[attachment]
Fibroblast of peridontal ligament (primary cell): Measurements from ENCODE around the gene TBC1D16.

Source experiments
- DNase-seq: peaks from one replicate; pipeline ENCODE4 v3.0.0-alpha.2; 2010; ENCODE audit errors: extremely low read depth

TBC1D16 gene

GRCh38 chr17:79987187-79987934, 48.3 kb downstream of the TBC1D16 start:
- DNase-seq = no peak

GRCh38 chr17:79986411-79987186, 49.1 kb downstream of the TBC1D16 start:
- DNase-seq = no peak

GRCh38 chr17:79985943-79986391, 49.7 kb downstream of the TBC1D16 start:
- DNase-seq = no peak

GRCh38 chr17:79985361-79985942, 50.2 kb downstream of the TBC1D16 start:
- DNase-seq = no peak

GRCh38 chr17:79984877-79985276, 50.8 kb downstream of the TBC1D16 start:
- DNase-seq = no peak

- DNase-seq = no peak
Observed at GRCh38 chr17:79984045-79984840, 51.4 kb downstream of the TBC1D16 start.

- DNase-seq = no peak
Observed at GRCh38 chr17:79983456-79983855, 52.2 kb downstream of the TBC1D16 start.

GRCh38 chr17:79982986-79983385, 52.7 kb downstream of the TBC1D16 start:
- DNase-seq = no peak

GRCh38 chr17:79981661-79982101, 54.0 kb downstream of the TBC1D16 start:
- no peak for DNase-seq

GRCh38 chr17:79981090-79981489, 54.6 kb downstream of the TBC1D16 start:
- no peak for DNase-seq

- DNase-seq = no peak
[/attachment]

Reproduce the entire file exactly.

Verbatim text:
Fibroblast of peridontal ligament (primary cell): Measurements from ENCODE around the gene TBC1D16.

Source experiments
- DNase-seq: peaks from one replicate; pipeline ENCODE4 v3.0.0-alpha.2; 2010; ENCODE audit errors: extremely low read depth

TBC1D16 gene

GRCh38 chr17:79987187-79987934, 48.3 kb downstream of the TBC1D16 start:
- DNase-seq = no peak

GRCh38 chr17:79986411-79987186, 49.1 kb downstream of the TBC1D16 start:
- DNase-seq = no peak

GRCh38 chr17:79985943-79986391, 49.7 kb downstream of the TBC1D16 start:
- DNase-seq = no peak

GRCh38 chr17:79985361-79985942, 50.2 kb downstream of the TBC1D16 start:
- DNase-seq = no peak

GRCh38 chr17:79984877-79985276, 50.8 kb downstream of the TBC1D16 start:
- DNase-seq = no peak

- DNase-seq = no peak
Observed at GRCh38 chr17:79984045-79984840, 51.4 kb downstream of the TBC1D16 start.

- DNase-seq = no peak
Observed at GRCh38 chr17:79983456-79983855, 52.2 kb downstream of the TBC1D16 start.

GRCh38 chr17:79982986-79983385, 52.7 kb downstream of the TBC1D16 start:
- DNase-seq = no peak

GRCh38 chr17:79981661-79982101, 54.0 kb downstream of the TBC1D16 start:
- no peak for DNase-seq

GRCh38 chr17:79981090-79981489, 54.6 kb downstream of the TBC1D16 start:
- no peak for DNase-seq

- DNase-seq = no peak